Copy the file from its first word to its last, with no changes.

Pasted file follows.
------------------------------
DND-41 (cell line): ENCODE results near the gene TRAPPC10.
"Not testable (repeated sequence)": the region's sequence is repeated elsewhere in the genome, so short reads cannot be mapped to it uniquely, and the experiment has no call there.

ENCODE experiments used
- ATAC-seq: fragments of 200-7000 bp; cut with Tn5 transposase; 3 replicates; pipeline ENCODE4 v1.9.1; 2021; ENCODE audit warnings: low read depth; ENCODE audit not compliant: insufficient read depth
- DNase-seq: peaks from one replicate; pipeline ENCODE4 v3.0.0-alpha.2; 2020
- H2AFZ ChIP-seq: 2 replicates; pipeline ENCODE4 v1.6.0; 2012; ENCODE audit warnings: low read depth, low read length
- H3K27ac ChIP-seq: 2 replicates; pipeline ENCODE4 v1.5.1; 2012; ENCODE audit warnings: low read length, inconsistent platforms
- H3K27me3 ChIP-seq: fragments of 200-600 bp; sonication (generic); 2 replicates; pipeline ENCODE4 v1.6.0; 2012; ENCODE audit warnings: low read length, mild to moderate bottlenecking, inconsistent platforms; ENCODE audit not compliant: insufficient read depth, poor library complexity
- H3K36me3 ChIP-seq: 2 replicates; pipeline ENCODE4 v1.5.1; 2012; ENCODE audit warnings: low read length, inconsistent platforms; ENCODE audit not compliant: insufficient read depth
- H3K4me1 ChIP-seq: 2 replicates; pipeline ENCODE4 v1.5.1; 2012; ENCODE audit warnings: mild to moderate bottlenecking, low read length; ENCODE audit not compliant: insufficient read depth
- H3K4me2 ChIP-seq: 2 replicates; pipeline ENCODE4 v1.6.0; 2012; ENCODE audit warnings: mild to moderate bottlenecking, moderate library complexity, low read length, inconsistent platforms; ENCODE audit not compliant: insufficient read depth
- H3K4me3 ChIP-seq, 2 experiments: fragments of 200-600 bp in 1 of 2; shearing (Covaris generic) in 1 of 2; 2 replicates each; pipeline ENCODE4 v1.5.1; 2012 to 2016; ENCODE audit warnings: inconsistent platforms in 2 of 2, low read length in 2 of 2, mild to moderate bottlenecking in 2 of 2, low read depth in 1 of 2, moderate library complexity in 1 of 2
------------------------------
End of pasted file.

DND-41 (cell line): ENCODE results near the gene TRAPPC10.
"Not testable (repeated sequence)": the region's sequence is repeated elsewhere in the genome, so short reads cannot be mapped to it uniquely, and the experiment has no call there.

ENCODE experiments used
- ATAC-seq: fragments of 200-7000 bp; cut with Tn5 transposase; 3 replicates; pipeline ENCODE4 v1.9.1; 2021; ENCODE audit warnings: low read depth; ENCODE audit not compliant: insufficient read depth
- DNase-seq: peaks from one replicate; pipeline ENCODE4 v3.0.0-alpha.2; 2020
- H2AFZ ChIP-seq: 2 replicates; pipeline ENCODE4 v1.6.0; 2012; ENCODE audit warnings: low read depth, low read length
- H3K27ac ChIP-seq: 2 replicates; pipeline ENCODE4 v1.5.1; 2012; ENCODE audit warnings: low read length, inconsistent platforms
- H3K27me3 ChIP-seq: fragments of 200-600 bp; sonication (generic); 2 replicates; pipeline ENCODE4 v1.6.0; 2012; ENCODE audit warnings: low read length, mild to moderate bottlenecking, inconsistent platforms; ENCODE audit not compliant: insufficient read depth, poor library complexity
- H3K36me3 ChIP-seq: 2 replicates; pipeline ENCODE4 v1.5.1; 2012; ENCODE audit warnings: low read length, inconsistent platforms; ENCODE audit not compliant: insufficient read depth
- H3K4me1 ChIP-seq: 2 replicates; pipeline ENCODE4 v1.5.1; 2012; ENCODE audit warnings: mild to moderate bottlenecking, low read length; ENCODE audit not compliant: insufficient read depth
- H3K4me2 ChIP-seq: 2 replicates; pipeline ENCODE4 v1.6.0; 2012; ENCODE audit warnings: mild to moderate bottlenecking, moderate library complexity, low read length, inconsistent platforms; ENCODE audit not compliant: insufficient read depth
- H3K4me3 ChIP-seq, 2 experiments: fragments of 200-600 bp in 1 of 2; shearing (Covaris generic) in 1 of 2; 2 replicates each; pipeline ENCODE4 v1.5.1; 2012 to 2016; ENCODE audit warnings: inconsistent platforms in 2 of 2, low read length in 2 of 2, mild to moderate bottlenecking in 2 of 2, low read depth in 1 of 2, moderate library complexity in 1 of 2